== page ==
Celebrating the Unpopular Arts
 

A Publishing Model I Hope Won’t Catch On (or) Disney Must Pay!

Last November I read an alarming Twitter thread from Cory Doctorow on Disney refusing to pay Alan Dean Foster royalties.

Foster was the author (uncredited) of the original Star Wars novelization and the credited author of the first spin-off novel, Splinter of the Mind’s Eye (cover by Ralph McQuarrie). He’s also written novelizations of the first three Alien films. Unlike some film novelizations, he gets royalties. Or he did, until Disney took over Lucasfilm and Fox. When Foster asked why he hadn’t seen a royalty statement from Disney, they informed him that while they’d bought the two companies’ rights to publish Foster’s work, they hadn’t taken on the obligation to pay him. No royalties, so no royalty statement.

While it is possible for one corporation to buy another but not assume responsibility for its debts, that’s not what we’re talking about here. Disney is still publishing these novels so Foster’s still earning royalties. That’s what they’re refusing to pay. It’s like buying a factory that has a contract with a raw materials supplier, then telling the supplier “your contract obligates you to keep providing materials. We didn’t assume the obligation to pay you.”

Foster wanted to discuss this with Disney; they agreed, but only if he signed a non-disclosure agreement about what was discussed. While NDAs about lawsuit settlements are normal, demanding one before you even meet is a hardball tactic. That way if Disney had told Foster “Screw you, loser, you aren’t getting a penny,” he couldn’t breathe a word of it.

The Science Fiction Writers of America confirmed Foster was getting screwed over. They’ve reported other writers have likewise been denied royalties. In a recent email they said Disney has settled with Foster but rather than dropping the tactic, they’re standing their ground unless a writer complains, and then making as little adjustment as possible to handle the complaint. If anything the tactic is expanding: Disney just transferred the rights to the Buffy comics (licensed through Fox) to Boom! studios which it partially owns. Buffy creators have been informed that just like Foster, any royalties or profit participation payments in their contracts with Dark Horse are now null and void.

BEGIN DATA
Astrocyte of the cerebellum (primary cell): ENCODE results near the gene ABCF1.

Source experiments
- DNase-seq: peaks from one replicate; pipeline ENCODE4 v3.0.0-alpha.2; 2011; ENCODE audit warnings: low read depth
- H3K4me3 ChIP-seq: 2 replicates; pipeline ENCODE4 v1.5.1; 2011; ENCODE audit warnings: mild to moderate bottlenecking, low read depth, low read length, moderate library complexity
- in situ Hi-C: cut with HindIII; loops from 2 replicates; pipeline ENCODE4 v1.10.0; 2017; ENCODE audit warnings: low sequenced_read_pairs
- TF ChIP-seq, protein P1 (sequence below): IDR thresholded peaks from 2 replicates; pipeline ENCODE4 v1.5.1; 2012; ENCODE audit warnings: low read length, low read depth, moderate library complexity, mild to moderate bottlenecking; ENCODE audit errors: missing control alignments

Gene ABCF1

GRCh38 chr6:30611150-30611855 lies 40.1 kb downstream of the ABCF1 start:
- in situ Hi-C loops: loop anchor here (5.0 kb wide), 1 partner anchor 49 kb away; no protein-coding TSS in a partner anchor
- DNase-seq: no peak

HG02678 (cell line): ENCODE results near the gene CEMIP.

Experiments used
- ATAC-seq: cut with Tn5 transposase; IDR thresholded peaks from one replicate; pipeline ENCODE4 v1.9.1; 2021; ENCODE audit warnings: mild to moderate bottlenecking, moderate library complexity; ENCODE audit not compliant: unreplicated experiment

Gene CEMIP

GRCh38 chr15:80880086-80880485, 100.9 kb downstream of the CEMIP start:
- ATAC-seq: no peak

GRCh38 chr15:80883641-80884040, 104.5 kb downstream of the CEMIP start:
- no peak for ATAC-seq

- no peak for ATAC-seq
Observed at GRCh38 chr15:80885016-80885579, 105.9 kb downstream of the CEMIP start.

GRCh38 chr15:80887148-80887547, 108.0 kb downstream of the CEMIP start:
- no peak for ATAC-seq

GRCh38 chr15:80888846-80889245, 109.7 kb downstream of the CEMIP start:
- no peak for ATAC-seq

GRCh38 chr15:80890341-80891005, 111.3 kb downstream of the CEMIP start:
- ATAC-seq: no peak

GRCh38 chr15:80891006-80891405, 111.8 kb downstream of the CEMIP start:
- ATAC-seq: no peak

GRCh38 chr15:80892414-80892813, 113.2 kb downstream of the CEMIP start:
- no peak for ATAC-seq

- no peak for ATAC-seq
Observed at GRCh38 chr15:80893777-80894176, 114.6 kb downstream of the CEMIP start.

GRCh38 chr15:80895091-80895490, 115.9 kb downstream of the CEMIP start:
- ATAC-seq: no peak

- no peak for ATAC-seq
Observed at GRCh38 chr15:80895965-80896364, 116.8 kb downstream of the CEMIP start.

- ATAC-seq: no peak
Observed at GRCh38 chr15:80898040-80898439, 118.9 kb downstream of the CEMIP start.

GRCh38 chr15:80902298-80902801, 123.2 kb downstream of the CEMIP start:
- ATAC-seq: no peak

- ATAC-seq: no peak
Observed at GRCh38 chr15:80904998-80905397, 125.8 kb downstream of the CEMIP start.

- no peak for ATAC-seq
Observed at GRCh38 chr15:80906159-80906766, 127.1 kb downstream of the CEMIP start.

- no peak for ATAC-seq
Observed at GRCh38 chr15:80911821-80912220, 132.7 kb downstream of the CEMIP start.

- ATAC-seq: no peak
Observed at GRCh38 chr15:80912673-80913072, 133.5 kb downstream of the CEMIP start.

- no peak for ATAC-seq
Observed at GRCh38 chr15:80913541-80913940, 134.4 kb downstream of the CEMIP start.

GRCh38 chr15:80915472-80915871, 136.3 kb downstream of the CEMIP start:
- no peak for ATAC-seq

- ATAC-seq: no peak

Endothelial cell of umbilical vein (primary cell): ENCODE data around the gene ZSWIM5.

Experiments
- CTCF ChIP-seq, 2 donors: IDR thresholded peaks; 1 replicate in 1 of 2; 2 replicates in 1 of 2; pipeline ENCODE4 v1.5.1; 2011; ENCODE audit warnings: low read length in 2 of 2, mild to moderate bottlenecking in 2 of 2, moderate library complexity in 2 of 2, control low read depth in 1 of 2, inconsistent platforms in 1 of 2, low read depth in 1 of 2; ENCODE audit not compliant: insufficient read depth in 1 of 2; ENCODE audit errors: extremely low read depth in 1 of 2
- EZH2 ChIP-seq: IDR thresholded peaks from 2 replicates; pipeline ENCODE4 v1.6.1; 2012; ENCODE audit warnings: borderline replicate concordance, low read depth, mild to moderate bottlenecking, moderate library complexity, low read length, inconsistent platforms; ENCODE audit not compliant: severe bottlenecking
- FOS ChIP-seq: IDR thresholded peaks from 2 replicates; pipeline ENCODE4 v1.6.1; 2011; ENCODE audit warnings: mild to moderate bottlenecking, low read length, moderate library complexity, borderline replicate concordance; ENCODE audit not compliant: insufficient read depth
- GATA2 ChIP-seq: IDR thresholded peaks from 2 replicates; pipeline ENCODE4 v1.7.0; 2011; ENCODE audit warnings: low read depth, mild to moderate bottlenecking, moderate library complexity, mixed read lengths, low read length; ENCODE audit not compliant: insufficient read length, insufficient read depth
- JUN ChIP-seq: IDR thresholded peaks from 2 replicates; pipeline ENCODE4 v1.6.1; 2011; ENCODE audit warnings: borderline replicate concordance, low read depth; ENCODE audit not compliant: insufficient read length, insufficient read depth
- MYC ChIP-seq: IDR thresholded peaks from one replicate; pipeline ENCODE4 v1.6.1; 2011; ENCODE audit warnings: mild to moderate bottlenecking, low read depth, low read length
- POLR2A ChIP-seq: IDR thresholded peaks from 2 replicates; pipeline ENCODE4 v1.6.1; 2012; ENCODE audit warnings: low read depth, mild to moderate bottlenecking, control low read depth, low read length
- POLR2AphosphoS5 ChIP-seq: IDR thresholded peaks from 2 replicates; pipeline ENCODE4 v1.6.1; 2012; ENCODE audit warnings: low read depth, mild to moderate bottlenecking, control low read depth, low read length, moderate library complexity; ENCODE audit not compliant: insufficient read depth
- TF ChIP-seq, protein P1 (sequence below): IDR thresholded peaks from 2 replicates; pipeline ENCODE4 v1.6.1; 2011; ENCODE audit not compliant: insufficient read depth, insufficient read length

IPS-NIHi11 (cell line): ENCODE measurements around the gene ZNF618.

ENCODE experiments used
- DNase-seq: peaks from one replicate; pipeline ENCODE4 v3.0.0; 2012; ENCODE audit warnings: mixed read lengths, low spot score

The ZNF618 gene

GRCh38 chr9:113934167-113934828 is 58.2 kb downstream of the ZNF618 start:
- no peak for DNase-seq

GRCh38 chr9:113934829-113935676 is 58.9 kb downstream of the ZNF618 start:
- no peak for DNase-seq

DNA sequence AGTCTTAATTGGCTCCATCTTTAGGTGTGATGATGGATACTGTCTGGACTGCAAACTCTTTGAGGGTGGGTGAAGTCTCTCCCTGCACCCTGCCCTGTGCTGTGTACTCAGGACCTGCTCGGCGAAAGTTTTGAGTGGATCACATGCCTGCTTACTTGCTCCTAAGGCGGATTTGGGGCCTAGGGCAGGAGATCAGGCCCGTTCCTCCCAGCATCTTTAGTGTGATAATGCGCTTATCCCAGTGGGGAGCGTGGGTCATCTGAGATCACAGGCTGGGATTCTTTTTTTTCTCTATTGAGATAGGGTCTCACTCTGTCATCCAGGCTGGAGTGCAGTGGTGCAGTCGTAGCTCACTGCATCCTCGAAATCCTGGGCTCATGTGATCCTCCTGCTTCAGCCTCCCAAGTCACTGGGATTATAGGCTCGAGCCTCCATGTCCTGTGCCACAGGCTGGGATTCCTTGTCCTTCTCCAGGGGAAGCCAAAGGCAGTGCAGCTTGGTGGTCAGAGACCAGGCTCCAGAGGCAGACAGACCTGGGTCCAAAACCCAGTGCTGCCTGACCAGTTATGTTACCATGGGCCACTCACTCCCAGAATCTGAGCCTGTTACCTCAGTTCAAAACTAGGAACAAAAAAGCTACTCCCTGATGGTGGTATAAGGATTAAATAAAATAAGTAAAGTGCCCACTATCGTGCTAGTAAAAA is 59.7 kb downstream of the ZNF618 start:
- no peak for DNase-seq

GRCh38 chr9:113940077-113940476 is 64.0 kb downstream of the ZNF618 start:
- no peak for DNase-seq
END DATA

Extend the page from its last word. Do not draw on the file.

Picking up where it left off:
This isn’t the first time this issue came up. Tess Gerritsen sold the rights to her book Gravity to Katja, which was owned by New Line, which was bought by Warner Brothers, which then put out the Sandra Bullock film Gravity. Gerritsen sued on the grounds it was based on her book, and elements of her initial screenplay, so she was contractually entitled to the money New Line promised her. The judge said the agreement with New Line didn’t apply to Warner Brothers. Small wonder Gerritsen’s one of the name authors leaning on Disney.

While this is hardly the worst thing Disney has done — its willingness to collaborate with the Chinese government gets pretty ugly — as a writer I find it outrageous. As SFWA predicted when the news broke, and as the Dark Horse/Boom! thing demonstrates, all Disney, or any conglomerate has to do is transfer rights from one subsidiary to another to get out of paying royalties. Great for publishers, lousy for creators.

Actually I wonder how great it is for them. Gerritsen’s deal would have made Warner Brothers pay out at least a half million; most writers’ royalties aren’t going to equal anything near that. From Disney’s perspective, what they’re squeezing out of Foster and other authors is nickel-and-dime stuff, hardly likely to move their bottom line much.

Then again, a lot of companies have embraced the belief that screwing over workers is good management. My former employer, Freedom Communications, cut 5 percent from everyone’s salaries back in 2009, but let executives dip into a $3.2 million bonus pool to compensate (and this while they were filing Chapter 11 bankruptcy). The publisher of my weekly paper and the regional daily got bigger bonuses than my take-home pay (I took great pleasure in hearing from friends at the daily about how their publisher squirmed when they brought it up). Or it may be as simple as some executive cutting costs to earn their bonus, even if they have to cheat to do it.